‘Shine On’ is another key example of what makes The Grinding Wheel stand out, as with the previously discussed songs, in part due to its arrangement. The up-tempo, guitar-driven arrangement. The arrangement presented here is a polished composition that lends itself directly to comparisons to some of Metallica’s greatest thrash style works. Even as the song turns more doom-sounding bridge, that slower–yet no less heavy–section is a perfect fit that gives listeners just enough time to catch their collective breaths without losing them. It is only one part of what makes this song another key addition to The Grinding Wheel. The song’s lyrical content is just as important to discuss as its musical arrangement.
The lyrical content presented in ‘Shine On’ is important to discuss because of its seemingly anthemic nature. That anthemic nature is inferred, at least to this critic as Ellsworth sings in the song’s chorus, “We got no patience, but we get through/We got no patience, but we got you/All of the paraders shout no fear/All of the hurricaners with their fists up in the air/Someone else gave the order to the band/Someone else ignored us/Left the cat out in the rain/One more fire before I die/One more fire, get me high/Climb on down to the fire/Climb on down to the flame/Leave your battles behind you/Shine on Doomsday/Shine on Doomsday.” This all comes across as the band paying tribute, lyrically, to its fans, inspiring audiences to never give up on anything in life as they thank their fans for their dedication. Again, this is only this critic’s own interpretation and should not be taken as the only interpretation. Either way, this song’s lyrical content comes across as a loud, proud statement from the band. When that seemingly loud, proud statement is joined with the song’s equally heavy, driving musical arrangement, the whole of the song shows why it is an important addition to the album’s whole. When the song is joined with the other songs noted here (and those not noted), the album in whole shows clearly why it is another powerhouse offering from Overkill, and an easy candidate for any critic’s list of the year’s top new hard rock and metal albums.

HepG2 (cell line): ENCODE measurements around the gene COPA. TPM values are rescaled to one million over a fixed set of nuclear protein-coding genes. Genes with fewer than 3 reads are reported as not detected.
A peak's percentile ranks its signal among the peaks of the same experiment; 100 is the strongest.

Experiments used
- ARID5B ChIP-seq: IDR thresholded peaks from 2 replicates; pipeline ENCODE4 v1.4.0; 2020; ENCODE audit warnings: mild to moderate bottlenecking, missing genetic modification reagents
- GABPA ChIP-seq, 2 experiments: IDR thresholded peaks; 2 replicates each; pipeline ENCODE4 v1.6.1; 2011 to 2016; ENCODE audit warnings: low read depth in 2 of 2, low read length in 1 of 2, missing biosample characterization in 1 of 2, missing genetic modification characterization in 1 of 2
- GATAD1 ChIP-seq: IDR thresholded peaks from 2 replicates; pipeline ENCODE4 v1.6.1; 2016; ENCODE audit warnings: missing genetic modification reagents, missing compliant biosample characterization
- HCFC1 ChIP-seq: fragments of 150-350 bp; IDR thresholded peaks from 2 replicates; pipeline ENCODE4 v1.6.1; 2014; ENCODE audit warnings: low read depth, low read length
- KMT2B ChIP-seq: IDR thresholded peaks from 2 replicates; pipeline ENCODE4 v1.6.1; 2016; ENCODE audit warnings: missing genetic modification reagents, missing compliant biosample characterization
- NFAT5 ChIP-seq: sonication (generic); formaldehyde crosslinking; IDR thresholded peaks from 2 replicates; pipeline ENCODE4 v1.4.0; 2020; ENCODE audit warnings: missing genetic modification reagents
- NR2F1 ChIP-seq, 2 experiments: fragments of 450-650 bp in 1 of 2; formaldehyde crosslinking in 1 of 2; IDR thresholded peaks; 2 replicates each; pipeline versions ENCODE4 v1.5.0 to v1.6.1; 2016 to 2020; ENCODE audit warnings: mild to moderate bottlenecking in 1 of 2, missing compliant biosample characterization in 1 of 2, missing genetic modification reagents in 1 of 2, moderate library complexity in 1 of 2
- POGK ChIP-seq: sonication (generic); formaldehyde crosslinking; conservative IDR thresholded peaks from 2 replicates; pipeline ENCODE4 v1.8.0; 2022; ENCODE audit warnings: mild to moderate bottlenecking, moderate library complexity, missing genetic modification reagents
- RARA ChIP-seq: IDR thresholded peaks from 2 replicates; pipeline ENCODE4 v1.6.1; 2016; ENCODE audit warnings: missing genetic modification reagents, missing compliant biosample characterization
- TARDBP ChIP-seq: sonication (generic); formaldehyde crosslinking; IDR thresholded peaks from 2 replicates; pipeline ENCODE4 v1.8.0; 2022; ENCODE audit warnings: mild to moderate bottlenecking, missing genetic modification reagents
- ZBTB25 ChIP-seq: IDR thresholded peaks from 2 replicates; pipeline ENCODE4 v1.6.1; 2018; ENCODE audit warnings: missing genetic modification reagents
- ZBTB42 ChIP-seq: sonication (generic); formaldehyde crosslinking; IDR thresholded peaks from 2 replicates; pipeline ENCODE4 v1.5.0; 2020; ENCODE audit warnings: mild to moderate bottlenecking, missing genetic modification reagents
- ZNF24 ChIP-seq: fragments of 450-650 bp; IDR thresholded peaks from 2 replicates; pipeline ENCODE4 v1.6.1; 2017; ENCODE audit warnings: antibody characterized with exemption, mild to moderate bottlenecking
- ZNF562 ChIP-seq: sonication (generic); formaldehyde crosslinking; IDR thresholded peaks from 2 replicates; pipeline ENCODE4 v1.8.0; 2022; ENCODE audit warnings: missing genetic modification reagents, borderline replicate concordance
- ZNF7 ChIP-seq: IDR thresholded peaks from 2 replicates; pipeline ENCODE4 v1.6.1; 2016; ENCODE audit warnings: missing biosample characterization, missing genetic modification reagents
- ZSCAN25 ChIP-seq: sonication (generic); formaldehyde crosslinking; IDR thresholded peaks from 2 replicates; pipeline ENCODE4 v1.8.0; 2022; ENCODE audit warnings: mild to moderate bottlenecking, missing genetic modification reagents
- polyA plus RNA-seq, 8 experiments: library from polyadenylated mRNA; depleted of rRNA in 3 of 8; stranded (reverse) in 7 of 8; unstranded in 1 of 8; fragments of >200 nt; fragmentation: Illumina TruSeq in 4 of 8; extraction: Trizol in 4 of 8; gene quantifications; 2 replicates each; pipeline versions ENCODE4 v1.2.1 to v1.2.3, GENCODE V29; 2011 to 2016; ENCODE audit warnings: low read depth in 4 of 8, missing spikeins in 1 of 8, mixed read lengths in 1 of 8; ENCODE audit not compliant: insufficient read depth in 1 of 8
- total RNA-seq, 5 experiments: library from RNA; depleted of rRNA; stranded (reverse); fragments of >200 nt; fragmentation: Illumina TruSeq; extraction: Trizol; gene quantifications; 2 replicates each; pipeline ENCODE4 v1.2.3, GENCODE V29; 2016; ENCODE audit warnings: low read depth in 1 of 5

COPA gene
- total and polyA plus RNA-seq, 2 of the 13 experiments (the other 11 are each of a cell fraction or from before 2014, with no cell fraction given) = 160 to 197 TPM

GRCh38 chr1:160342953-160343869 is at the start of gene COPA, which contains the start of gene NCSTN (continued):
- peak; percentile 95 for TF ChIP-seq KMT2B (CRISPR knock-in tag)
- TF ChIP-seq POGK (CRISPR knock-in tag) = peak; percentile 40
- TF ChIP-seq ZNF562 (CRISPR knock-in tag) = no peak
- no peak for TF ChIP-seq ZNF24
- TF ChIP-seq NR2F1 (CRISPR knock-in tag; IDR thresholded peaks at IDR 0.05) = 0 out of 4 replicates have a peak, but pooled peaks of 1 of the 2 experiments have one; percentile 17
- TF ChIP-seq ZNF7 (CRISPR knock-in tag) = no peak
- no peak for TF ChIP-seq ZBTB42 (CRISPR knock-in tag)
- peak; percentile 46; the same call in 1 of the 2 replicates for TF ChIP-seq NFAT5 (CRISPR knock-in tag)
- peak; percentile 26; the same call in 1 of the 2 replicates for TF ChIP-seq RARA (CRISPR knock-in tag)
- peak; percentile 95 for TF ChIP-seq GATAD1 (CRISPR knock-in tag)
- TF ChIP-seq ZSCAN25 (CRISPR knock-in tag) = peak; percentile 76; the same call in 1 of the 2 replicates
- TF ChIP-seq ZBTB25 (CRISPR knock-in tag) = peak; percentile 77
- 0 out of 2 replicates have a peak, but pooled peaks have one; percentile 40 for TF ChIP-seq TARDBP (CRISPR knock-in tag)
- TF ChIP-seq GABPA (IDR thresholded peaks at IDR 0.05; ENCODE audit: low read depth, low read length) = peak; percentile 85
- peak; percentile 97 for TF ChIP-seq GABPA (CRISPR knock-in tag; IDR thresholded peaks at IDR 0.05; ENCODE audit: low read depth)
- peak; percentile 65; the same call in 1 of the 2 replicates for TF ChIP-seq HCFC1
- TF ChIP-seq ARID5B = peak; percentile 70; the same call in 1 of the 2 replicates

Overkills’ 18th full-length studio recording The Grinding Wheel is a presentation of a band that more than 30 years into its life is still successfully grinding it out. Yes, that awful pun was fully intended. That is due to the solid, heavy musical arrangements presented throughout the course of the album’s 64-minute run time. The record’s arrangements are everything that the band’s legions of fans have come to expect from its records throughout the years. What’s interesting about them here is how polished they sound in each case. The album’s collective lyrical content will have listeners thinking and talking just as much as its musical arrangements. From seeming commentaries (of sorts) to fist-pumping anthems and points in-between, the songs’ lyrical content gives listeners plenty to be happy about, too. Keeping thin in mind, The album in whole proves to be a work that any Overkill fan will appreciate and agree deserves a spot on any critic’s list of the year’s top new hard rock and metal albums. It is available now in stores and online. More information on The Grinding Wheel is available online now along with all of the band’s latest news and more at: